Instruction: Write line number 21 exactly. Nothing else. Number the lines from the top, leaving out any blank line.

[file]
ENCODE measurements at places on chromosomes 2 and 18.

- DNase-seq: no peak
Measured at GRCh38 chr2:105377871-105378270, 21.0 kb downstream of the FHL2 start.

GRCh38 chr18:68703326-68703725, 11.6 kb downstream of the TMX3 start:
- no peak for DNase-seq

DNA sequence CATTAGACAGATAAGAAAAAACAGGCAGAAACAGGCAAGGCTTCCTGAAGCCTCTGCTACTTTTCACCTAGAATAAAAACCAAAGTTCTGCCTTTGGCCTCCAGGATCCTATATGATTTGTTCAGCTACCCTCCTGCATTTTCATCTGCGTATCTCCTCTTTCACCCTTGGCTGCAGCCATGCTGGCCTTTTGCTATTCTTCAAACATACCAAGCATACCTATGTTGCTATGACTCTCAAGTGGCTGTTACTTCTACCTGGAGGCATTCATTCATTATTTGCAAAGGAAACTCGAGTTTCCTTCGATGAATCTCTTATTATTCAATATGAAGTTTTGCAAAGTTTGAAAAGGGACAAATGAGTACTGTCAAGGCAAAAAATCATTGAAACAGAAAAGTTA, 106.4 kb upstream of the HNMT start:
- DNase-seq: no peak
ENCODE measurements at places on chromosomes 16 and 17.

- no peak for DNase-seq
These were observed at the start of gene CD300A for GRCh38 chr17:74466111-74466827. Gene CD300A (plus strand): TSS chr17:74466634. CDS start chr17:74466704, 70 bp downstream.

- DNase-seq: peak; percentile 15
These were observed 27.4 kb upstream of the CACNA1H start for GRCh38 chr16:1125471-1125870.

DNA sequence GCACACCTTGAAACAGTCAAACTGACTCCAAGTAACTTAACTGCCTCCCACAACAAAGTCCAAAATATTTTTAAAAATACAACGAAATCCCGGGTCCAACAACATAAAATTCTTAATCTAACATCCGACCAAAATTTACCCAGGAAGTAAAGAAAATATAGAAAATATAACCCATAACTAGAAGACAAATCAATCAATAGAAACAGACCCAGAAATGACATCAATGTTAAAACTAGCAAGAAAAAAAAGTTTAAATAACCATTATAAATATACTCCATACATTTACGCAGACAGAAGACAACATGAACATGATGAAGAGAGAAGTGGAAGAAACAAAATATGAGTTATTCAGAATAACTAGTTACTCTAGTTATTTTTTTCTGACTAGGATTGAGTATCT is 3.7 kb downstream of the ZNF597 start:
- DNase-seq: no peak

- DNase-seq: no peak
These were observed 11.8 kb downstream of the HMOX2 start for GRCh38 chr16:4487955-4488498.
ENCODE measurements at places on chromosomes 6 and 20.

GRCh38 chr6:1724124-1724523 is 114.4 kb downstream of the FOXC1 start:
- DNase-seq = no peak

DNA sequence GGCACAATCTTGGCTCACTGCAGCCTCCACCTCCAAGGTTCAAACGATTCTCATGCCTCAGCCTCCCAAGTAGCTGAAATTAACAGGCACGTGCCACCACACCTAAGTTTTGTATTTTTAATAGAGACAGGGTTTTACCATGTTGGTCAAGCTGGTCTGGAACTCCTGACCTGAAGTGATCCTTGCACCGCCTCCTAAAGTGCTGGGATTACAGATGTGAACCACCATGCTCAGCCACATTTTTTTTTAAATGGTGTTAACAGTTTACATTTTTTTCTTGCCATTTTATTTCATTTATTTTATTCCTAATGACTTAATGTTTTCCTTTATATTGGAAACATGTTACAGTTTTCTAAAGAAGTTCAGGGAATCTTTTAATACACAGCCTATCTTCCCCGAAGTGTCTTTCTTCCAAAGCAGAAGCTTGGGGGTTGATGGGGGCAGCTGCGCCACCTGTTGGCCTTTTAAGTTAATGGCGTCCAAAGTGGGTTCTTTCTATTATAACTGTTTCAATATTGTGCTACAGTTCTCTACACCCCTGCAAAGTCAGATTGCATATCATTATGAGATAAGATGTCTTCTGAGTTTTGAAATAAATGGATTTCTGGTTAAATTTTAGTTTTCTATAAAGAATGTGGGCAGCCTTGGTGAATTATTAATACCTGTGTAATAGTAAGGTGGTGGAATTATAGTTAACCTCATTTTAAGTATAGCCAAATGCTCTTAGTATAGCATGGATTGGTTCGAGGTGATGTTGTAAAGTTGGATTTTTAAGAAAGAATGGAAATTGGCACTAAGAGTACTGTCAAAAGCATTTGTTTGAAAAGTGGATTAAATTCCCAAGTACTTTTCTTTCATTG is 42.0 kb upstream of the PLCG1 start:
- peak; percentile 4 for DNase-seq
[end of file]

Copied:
- peak; percentile 4 for DNase-seq